But let's say that Cadosch was a decent and honest fellow, and that he did try his best to explain what it was he heard! If so, I think he heard somebody saying "No" from one of the adjoining backyards for some reason. And that really does not amount to proof of anything at all.

          Ar the end of the day, one of the things we can confidently exclude as being what he heard is Annie Chapmans murder. Phillips was never going to be that wrong, I'm afraid. She was cold and had onsetting rigor, and that disenables Cadosh to have overheard the murder.

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          • Originally posted by Ginger View Post

            As regards that, I'm just about certain that he was lying. A market porter would almost certainly need a sharp sturdy knife at least a few times a day, if not more, to accomplish his duties in the market.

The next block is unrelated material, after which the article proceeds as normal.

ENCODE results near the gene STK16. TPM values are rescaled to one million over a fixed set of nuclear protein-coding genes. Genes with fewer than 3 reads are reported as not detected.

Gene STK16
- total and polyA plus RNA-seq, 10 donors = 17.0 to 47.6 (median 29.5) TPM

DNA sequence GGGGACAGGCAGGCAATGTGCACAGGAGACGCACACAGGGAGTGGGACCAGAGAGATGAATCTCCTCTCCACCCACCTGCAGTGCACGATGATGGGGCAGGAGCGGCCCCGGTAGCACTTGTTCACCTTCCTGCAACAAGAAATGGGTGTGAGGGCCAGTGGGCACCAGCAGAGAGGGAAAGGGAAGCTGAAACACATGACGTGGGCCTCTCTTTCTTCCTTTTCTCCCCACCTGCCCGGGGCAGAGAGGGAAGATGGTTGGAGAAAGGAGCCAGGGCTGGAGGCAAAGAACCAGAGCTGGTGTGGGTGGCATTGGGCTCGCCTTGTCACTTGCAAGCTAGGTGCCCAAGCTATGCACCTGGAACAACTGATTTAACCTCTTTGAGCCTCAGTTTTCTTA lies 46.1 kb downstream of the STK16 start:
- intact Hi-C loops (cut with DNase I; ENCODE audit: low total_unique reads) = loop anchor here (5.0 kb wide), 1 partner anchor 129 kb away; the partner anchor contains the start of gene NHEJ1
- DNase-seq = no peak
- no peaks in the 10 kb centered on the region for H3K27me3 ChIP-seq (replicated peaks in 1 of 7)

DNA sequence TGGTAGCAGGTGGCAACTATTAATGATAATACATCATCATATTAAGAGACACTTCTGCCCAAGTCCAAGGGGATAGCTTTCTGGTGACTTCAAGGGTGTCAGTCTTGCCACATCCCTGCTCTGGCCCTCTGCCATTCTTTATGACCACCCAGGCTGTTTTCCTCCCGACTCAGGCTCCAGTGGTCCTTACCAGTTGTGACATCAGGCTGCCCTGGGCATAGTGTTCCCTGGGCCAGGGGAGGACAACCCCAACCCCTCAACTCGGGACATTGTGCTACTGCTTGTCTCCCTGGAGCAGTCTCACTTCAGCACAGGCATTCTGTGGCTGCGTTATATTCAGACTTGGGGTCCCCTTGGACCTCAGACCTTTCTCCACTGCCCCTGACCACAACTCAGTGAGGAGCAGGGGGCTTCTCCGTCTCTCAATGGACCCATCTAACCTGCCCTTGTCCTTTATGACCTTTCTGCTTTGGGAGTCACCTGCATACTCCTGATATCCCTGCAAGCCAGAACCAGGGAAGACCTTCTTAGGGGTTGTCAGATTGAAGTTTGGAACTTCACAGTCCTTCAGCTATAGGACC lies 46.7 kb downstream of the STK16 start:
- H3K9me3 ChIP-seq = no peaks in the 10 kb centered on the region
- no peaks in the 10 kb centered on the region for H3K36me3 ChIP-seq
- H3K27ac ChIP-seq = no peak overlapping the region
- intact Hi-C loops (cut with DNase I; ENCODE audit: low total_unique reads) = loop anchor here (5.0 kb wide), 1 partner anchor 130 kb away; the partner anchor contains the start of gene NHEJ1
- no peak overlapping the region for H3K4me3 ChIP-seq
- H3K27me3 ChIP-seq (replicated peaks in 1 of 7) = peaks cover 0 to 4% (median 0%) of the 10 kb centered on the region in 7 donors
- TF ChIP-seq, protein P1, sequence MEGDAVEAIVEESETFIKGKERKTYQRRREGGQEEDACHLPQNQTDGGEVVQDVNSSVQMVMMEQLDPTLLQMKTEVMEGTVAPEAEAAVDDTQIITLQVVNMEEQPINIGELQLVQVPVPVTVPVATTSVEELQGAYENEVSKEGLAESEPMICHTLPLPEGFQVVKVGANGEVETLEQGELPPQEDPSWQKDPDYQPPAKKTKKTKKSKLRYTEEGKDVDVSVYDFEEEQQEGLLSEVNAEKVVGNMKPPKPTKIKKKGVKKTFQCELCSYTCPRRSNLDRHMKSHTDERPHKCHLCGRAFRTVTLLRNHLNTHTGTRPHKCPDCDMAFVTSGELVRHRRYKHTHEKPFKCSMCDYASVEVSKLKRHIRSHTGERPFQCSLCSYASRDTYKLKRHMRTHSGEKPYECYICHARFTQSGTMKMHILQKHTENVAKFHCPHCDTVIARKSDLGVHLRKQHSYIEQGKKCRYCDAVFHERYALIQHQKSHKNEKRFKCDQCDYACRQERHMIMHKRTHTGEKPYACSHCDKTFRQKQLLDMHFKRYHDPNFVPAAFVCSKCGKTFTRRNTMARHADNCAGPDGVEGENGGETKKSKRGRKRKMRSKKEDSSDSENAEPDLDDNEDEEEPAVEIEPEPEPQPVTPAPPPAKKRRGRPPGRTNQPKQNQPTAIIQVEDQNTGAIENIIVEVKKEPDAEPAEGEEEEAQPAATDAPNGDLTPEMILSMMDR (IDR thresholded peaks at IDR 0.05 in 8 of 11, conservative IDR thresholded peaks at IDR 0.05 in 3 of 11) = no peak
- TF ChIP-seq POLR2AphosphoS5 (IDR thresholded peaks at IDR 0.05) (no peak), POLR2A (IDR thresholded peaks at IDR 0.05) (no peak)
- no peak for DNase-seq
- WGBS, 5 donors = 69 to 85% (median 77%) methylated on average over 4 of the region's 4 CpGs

What did his duties involve that would involve using a sharp knife?

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            • Originally posted by Fisherman View Post

              I am not sure that Cadosch heard anything at all, to begin with. After all, people do sometimes like to be part of great things. Like the Ripper saga, for example. There were people a plenty offering up stories about the "Murder!" cry after the Millers Court murder, and it was apparent that they were not all being truthful. As I keep saying, I think the Long and Cadosch material is too good to be true. It sort of meets all the requirements anybody could have to believe that Chapman was killed in the back yard of 29 Hanbury Street at around 5.30, and that's just too convenient for my taste.

              But let's say that Cadosch was a decent and honest fellow, and that he did try his best to explain what it was he heard! If so, I think he heard somebody saying "No" from one of the adjoining backyards for some reason. And that really does not amount to proof of anything at all.